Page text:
[Chock full of spoilers.]   So another of Alice’s readalongs and hoping we’ll have as much fun as the previous ones.  We’ve read the first two books and I can’t tell yet.   I like some of it.   Can’t follow some of it.   It’s too early to tell, I guess.  Aurora Leigh is half-Italian, half-English.   Her mother dies when she is four and her father a few years later.  She is sent to live with an aunt in England who isn’t cruel, but cold and conventional with very set ideas on how young ladies should behave and Aurora grows up a fiercely passionate poet and a beauty.  Her cousin Romney falls in love and proposes, but she rejects him after he scorns women writing poetry.   I don’t blame her.  His speech makes me want to slap him and every man who ever superciliously said anything like

The chances are that…

You write as well… and ill… upon the whole,

As other women.  If as well, what then?

If even a little better… still, what then?

We want the Best in art now, or no art.

Only men can write poetry.   Infuriating.  Then he relents and is like okay, I still want to marry you, you can write your little poems or whatever.   And she is proud and passionately tells him where he gets off.   She’s not sorry because she knows she didn’t love him and doesn’t really think he loved her.   He may have to the extent he was capable, but who knows?

Women of a softer mood,

Surprised by men when scarcely awake to life,

Will sometimes only hear the first word, love,

And catch up with it any kind of work,

Indifferent, so that dear love go with it.

I do not blame such women, though, for love,

They pick much oakum

So, there’s definitely moments I like.  Is that enough to get me through it?  I hope so.

The Body in the Bath

A couple weeks ago I finished Marissa de Luna’s mystery The Body in the Bath featuringDetective Chupplejeep and his assistant, Officer Pankaj.  This is, I think, they’re second mystery.  I bought it because it sounded good, was only $3, and it would connect with the last mystery I read in the chain for Bev The Bath Mysteries.   It’s an entertaining enough mystery with fairly vivid characters.   Pankaj is sweet and naive for a police officer.  Half the hotel staff have something to hide.  The murdered woman was a D-List film star who unbeknownst to everyone in town has come home for the holidays.   How this can simultaneously be a small town in which everyone knows everything about everyone and no one knows this actress has a sister who became a nun is beyond me.   This is the sort of flaw the book possesses.  It’s a bit repetitive.   Pankaj almost fails to solve the blackmailing case he’s been handed through poor police work and the solution I find hard to believe, but I enjoyed reading it and learned something about Goa – a region in what is now India with an unusually high Christian population because they were colonized by Portugal.

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I think that these little roughnesses may be worked out the more she writes.  They could also be handled by an editor, but those don’t seem to exist any more.   Not a great mystery, but I’d like to read more Chupplejeep.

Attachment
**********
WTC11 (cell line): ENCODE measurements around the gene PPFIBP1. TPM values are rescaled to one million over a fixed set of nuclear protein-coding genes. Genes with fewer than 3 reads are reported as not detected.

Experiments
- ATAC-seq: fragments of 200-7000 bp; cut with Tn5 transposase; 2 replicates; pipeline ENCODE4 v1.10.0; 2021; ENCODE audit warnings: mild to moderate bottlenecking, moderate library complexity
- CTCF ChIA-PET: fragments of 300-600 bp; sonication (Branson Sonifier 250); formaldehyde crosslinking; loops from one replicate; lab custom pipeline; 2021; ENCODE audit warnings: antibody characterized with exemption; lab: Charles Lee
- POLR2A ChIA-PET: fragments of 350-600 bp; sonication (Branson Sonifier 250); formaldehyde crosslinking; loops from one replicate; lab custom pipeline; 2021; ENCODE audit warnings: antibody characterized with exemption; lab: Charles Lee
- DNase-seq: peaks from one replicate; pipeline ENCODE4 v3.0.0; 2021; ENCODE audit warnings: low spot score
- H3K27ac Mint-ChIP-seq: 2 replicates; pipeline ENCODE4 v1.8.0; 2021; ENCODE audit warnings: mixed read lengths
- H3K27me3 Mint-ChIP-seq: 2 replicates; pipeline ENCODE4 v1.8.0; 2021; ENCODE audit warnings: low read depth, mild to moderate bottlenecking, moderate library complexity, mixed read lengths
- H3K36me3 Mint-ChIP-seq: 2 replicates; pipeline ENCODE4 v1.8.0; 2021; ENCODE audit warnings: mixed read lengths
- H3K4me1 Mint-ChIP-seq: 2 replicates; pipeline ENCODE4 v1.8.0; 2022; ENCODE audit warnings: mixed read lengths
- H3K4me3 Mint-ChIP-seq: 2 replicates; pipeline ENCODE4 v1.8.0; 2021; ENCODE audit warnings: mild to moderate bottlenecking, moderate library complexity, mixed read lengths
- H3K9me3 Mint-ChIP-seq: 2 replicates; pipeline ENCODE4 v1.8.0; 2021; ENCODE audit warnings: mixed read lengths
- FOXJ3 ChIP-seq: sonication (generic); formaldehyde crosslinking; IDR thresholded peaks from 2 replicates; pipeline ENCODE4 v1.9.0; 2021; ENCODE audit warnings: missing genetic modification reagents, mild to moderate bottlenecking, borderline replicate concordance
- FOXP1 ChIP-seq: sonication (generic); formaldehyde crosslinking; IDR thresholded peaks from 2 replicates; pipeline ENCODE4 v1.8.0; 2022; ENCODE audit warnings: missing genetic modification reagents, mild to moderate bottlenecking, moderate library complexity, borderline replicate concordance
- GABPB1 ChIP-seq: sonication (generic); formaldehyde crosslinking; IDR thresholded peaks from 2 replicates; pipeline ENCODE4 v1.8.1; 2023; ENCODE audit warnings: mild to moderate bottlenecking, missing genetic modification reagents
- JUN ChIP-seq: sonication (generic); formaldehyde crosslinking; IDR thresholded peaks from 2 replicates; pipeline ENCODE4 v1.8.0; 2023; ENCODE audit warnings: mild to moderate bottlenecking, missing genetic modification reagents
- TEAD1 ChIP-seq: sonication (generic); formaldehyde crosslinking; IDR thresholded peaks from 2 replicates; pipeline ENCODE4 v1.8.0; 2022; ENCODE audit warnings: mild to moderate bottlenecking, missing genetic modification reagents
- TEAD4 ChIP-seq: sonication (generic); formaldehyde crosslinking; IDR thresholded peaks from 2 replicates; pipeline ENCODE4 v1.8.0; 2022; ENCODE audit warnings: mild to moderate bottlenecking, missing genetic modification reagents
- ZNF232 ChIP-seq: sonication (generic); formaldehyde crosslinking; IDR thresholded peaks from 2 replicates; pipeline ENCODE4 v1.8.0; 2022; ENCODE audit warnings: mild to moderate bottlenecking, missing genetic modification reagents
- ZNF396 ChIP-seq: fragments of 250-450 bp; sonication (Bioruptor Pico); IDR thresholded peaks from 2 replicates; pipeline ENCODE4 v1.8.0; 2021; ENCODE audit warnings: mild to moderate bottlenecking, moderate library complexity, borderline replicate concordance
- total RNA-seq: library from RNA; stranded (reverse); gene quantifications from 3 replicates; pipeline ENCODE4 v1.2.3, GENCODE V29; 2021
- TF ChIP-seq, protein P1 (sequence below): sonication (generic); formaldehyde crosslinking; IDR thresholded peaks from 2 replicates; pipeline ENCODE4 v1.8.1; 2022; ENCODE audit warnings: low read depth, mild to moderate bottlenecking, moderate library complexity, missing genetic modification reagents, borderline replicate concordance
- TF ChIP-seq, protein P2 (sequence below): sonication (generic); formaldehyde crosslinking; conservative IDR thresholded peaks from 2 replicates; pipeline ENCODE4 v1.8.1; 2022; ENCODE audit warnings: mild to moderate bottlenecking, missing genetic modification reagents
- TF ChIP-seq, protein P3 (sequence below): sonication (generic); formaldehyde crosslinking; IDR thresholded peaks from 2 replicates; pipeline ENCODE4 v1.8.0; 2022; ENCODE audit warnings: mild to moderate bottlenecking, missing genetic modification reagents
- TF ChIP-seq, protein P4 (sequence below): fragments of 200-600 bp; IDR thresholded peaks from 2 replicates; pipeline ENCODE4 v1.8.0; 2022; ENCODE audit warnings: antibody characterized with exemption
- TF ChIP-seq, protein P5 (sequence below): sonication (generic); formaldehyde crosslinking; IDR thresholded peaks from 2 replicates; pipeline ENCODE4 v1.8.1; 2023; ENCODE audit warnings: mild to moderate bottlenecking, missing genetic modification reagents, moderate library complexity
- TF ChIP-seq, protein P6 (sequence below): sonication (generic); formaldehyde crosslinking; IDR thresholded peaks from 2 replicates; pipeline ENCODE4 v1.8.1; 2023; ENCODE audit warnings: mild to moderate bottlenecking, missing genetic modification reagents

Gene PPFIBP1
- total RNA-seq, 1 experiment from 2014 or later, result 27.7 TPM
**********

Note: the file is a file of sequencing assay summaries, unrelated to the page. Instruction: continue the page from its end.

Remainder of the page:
This qualifies as my last RIP book and as I mentioned above connects to my earlier reading The Bath Mysteries another good not great, but entertaining enough mystery.

 

The Durrells in/of Corfu

With the showing of the second season of The Durrells in Corfu on PBS, I pulled up my copy of The Durrells of Corfu by Michael Haag because it was still bugging me that though the source is supposedly Gerald Durrell’s My Family and Other Animals.  I’m not sure the show and the book have one story in common.  I thought maybe they came from Gerald’s later books, but they aren’t really in the same style.   I also tracked down my copy of My Family and finished it.   I’d come very close, I don’t know why I didn’t finish it.  It’s a charming book, not laugh-out-loud funny to me, though others have declared it so.   Living in Corfu 1935-39 was a magical time and place for all of them it seems.  Haag’s book makes it clear that at least some of the material for the show came from letters, memories of some people still living and snippets of unpublished autobiography Gerald left behind.

I almost didn’t watch the show because most of them are disagreeable, annoying, selfish people.  Gerry isn’t, but one can see how his obsession with bringing home all the wildlife of the island could get on anyone’s nerves.  If you read anything about the Durrells though (which I only just last year learned is not pronounced DurRELL, but DURel) you learn it’s not all how Gerry wrote it.   He’s writing a light, amusing memoir of his boyhood, I suppose that’s why he left out Larry’s wife Nancy.  They don’t seem to have money problems in My Family nor in Haag’s book once the bank sends their funds, but in the show she is improbably trying to pay the rent by making food and poisoning half the island.  There seems to be an emphasis in the show in showing a good deal of unhappiness, which is definitely not Gerald’s emphasis.    Showing reality instead of a boy’s fantasy I suppose, but there’s something to be said for boy’s fantasies.